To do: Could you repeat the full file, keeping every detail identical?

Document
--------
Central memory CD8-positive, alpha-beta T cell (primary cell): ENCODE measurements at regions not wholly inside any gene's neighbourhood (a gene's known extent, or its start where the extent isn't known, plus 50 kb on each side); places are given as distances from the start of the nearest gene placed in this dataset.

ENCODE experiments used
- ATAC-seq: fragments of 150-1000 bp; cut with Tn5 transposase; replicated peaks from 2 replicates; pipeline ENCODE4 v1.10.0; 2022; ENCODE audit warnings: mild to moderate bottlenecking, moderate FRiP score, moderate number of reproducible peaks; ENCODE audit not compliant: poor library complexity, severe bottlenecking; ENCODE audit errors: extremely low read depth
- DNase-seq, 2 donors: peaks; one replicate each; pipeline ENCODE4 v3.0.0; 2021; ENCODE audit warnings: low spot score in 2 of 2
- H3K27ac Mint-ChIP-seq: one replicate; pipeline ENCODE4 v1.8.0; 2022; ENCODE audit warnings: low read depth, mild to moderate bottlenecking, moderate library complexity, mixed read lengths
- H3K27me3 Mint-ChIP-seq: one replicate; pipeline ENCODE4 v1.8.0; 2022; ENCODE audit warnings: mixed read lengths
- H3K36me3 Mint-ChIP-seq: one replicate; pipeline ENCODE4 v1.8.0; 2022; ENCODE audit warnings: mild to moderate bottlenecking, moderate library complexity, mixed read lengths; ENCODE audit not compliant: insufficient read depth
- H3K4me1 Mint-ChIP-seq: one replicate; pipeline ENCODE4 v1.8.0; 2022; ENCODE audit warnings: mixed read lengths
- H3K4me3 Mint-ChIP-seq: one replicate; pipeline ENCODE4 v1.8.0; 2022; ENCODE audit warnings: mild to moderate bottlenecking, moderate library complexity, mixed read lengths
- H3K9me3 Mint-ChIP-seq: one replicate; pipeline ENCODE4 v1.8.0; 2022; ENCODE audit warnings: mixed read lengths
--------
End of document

Central memory CD8-positive, alpha-beta T cell (primary cell): ENCODE measurements at regions not wholly inside any gene's neighbourhood (a gene's known extent, or its start where the extent isn't known, plus 50 kb on each side); places are given as distances from the start of the nearest gene placed in this dataset.

ENCODE experiments used
- ATAC-seq: fragments of 150-1000 bp; cut with Tn5 transposase; replicated peaks from 2 replicates; pipeline ENCODE4 v1.10.0; 2022; ENCODE audit warnings: mild to moderate bottlenecking, moderate FRiP score, moderate number of reproducible peaks; ENCODE audit not compliant: poor library complexity, severe bottlenecking; ENCODE audit errors: extremely low read depth
- DNase-seq, 2 donors: peaks; one replicate each; pipeline ENCODE4 v3.0.0; 2021; ENCODE audit warnings: low spot score in 2 of 2
- H3K27ac Mint-ChIP-seq: one replicate; pipeline ENCODE4 v1.8.0; 2022; ENCODE audit warnings: low read depth, mild to moderate bottlenecking, moderate library complexity, mixed read lengths
- H3K27me3 Mint-ChIP-seq: one replicate; pipeline ENCODE4 v1.8.0; 2022; ENCODE audit warnings: mixed read lengths
- H3K36me3 Mint-ChIP-seq: one replicate; pipeline ENCODE4 v1.8.0; 2022; ENCODE audit warnings: mild to moderate bottlenecking, moderate library complexity, mixed read lengths; ENCODE audit not compliant: insufficient read depth
- H3K4me1 Mint-ChIP-seq: one replicate; pipeline ENCODE4 v1.8.0; 2022; ENCODE audit warnings: mixed read lengths
- H3K4me3 Mint-ChIP-seq: one replicate; pipeline ENCODE4 v1.8.0; 2022; ENCODE audit warnings: mild to moderate bottlenecking, moderate library complexity, mixed read lengths
- H3K9me3 Mint-ChIP-seq: one replicate; pipeline ENCODE4 v1.8.0; 2022; ENCODE audit warnings: mixed read lengths